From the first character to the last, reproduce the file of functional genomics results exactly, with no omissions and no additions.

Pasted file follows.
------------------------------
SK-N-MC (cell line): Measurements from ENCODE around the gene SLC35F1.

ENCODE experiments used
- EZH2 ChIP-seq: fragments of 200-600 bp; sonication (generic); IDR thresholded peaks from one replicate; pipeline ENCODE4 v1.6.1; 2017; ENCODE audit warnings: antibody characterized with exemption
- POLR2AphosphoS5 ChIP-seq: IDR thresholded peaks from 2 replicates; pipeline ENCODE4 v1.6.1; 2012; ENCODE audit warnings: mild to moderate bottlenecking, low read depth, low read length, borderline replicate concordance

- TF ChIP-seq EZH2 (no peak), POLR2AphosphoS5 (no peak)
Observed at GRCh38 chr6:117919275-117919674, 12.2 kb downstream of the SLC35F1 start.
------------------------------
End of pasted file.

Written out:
SK-N-MC (cell line): Measurements from ENCODE around the gene SLC35F1.

ENCODE experiments used
- EZH2 ChIP-seq: fragments of 200-600 bp; sonication (generic); IDR thresholded peaks from one replicate; pipeline ENCODE4 v1.6.1; 2017; ENCODE audit warnings: antibody characterized with exemption
- POLR2AphosphoS5 ChIP-seq: IDR thresholded peaks from 2 replicates; pipeline ENCODE4 v1.6.1; 2012; ENCODE audit warnings: mild to moderate bottlenecking, low read depth, low read length, borderline replicate concordance

- TF ChIP-seq EZH2 (no peak), POLR2AphosphoS5 (no peak)
Observed at GRCh38 chr6:117919275-117919674, 12.2 kb downstream of the SLC35F1 start.